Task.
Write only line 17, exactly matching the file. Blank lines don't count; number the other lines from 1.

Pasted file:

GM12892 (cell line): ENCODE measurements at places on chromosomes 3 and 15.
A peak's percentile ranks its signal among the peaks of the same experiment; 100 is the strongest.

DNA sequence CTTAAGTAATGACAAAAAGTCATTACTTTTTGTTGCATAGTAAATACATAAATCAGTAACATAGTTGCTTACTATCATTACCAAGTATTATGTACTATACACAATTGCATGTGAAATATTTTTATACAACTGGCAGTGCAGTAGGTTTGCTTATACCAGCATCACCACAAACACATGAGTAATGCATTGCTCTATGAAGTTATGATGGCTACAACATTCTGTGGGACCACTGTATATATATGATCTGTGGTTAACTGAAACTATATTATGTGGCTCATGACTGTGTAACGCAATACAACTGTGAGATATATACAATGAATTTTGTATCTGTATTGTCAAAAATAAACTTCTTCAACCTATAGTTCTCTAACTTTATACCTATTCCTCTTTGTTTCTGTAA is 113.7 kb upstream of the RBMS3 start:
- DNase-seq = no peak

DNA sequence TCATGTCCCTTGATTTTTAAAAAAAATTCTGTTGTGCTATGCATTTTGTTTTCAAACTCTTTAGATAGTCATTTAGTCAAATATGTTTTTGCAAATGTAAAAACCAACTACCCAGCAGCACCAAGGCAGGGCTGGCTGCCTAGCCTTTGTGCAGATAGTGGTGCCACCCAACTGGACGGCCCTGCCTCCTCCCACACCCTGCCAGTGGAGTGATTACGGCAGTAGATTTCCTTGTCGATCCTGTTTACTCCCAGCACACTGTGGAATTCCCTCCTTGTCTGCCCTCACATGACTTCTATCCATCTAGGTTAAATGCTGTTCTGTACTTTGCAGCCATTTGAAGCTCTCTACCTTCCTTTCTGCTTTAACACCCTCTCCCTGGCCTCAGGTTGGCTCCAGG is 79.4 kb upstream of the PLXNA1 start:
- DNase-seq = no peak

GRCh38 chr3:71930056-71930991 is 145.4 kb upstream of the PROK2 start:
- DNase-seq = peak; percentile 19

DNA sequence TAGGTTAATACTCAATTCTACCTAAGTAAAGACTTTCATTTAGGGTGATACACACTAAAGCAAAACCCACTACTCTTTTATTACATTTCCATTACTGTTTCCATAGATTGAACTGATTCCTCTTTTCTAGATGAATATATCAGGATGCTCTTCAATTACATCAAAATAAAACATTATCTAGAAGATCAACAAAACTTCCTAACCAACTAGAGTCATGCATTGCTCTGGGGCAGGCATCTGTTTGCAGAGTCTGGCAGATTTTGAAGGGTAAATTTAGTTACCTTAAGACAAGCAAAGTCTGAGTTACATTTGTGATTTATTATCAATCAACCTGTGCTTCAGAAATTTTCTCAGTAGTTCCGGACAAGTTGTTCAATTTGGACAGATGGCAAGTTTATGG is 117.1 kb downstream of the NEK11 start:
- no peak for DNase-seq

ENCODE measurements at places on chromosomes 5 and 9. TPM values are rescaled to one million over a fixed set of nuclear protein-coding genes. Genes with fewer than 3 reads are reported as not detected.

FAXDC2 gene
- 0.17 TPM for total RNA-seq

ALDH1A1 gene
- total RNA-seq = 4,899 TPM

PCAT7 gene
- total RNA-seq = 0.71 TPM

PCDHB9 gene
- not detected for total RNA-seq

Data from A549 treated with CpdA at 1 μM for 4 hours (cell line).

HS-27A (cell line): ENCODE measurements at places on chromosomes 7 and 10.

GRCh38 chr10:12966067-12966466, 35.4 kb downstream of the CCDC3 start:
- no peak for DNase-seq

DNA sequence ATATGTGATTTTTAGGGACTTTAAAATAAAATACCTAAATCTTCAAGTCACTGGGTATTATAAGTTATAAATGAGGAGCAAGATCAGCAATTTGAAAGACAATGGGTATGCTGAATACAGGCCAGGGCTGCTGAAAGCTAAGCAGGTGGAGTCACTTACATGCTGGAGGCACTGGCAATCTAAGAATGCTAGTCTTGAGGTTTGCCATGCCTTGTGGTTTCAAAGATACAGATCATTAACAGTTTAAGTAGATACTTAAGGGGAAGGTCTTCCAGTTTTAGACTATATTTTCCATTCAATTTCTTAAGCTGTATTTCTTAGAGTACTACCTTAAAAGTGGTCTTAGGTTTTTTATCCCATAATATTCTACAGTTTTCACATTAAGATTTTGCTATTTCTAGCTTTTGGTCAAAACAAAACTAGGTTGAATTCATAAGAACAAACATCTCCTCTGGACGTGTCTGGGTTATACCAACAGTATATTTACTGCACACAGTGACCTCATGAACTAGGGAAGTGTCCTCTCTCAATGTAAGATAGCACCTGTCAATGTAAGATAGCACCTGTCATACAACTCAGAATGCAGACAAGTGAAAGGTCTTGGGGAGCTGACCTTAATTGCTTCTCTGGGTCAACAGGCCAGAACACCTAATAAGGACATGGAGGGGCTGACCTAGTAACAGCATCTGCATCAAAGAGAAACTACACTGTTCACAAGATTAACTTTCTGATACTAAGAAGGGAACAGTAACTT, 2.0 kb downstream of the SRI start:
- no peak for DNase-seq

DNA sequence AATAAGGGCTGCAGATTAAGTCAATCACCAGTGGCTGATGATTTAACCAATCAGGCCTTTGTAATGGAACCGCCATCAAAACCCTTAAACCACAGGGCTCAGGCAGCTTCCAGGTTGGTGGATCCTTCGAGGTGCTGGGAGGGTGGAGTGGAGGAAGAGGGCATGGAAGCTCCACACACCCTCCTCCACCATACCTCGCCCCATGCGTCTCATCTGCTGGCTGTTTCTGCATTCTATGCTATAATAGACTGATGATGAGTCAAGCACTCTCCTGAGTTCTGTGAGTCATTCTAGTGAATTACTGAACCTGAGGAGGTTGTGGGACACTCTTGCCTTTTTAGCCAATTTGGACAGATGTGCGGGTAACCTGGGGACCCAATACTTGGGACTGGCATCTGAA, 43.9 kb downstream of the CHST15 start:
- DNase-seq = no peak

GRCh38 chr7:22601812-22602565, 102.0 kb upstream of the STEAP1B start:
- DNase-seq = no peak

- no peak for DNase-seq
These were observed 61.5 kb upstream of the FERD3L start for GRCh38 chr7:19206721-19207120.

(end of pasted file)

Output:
- total RNA-seq = 0.71 TPM